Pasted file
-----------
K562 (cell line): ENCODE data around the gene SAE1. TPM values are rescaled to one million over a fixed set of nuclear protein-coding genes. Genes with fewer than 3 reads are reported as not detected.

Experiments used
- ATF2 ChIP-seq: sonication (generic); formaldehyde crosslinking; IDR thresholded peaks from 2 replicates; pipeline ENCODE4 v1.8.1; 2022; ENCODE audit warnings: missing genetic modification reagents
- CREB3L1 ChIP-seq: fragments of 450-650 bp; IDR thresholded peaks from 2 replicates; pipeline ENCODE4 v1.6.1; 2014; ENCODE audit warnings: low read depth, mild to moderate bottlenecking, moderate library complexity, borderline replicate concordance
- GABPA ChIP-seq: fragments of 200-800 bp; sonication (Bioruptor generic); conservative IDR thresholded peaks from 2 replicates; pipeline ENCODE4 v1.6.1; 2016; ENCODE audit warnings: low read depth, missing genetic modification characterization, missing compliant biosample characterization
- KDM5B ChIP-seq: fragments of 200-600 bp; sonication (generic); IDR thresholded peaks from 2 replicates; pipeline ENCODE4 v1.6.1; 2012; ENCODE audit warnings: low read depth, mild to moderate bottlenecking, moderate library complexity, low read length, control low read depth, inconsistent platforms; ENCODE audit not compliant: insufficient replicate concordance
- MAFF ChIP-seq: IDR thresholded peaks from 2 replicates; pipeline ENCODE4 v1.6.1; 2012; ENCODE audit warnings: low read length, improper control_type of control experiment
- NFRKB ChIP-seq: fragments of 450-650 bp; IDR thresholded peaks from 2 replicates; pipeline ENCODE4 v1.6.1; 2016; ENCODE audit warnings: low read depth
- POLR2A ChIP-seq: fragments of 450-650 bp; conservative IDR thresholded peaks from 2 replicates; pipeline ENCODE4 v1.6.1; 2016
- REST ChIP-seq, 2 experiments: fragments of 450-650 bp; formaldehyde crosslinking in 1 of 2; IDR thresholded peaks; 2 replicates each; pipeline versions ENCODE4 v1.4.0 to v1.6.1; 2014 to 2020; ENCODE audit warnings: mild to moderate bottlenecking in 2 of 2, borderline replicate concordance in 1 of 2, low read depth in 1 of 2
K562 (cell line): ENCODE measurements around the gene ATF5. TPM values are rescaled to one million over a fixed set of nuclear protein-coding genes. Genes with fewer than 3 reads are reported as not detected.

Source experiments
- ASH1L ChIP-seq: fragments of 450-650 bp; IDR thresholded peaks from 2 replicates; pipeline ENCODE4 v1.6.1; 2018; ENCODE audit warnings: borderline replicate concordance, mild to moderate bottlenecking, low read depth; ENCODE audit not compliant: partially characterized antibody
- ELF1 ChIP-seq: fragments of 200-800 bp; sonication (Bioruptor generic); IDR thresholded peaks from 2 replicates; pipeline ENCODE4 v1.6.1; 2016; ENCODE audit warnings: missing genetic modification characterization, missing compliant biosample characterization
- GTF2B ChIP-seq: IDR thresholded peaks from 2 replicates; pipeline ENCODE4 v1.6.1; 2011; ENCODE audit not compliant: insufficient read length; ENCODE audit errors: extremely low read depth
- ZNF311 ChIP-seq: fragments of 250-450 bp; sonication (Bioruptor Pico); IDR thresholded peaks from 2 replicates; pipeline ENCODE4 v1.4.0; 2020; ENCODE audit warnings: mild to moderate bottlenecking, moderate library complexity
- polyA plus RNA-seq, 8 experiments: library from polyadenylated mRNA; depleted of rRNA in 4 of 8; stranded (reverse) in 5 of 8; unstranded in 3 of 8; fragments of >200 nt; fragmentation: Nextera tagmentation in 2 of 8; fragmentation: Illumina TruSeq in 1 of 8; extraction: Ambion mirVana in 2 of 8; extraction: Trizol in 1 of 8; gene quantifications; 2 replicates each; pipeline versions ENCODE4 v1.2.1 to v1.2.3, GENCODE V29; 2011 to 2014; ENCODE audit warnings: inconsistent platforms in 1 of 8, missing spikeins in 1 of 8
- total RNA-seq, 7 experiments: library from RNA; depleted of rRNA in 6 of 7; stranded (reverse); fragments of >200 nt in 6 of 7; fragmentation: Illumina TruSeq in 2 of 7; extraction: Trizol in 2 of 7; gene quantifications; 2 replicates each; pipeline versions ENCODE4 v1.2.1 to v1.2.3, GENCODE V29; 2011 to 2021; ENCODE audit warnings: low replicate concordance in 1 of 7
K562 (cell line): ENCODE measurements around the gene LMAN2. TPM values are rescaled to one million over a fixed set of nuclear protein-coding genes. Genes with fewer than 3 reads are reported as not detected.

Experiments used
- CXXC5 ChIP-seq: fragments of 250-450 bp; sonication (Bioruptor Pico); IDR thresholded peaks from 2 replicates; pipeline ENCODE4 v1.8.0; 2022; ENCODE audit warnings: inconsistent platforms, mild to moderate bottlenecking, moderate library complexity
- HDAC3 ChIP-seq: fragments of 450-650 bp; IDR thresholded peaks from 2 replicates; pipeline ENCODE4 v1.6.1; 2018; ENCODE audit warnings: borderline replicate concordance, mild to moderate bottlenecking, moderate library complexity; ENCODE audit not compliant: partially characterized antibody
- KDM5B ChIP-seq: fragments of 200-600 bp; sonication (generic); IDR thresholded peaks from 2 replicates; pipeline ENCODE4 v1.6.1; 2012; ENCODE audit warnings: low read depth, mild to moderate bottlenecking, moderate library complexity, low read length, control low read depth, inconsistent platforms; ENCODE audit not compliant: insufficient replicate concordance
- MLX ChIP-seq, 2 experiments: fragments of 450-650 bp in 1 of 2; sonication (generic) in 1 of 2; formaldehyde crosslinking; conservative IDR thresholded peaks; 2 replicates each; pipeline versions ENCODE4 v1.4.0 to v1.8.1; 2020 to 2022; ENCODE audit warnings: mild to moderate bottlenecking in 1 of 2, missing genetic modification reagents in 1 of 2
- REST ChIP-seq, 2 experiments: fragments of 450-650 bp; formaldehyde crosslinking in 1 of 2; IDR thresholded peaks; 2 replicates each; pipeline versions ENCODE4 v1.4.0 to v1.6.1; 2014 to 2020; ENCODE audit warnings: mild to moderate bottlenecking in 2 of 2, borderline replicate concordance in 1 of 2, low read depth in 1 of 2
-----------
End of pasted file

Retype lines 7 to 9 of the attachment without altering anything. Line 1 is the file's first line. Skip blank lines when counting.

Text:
- MAFF ChIP-seq: IDR thresholded peaks from 2 replicates; pipeline ENCODE4 v1.6.1; 2012; ENCODE audit warnings: low read length, improper control_type of control experiment
- NFRKB ChIP-seq: fragments of 450-650 bp; IDR thresholded peaks from 2 replicates; pipeline ENCODE4 v1.6.1; 2016; ENCODE audit warnings: low read depth
- POLR2A ChIP-seq: fragments of 450-650 bp; conservative IDR thresholded peaks from 2 replicates; pipeline ENCODE4 v1.6.1; 2016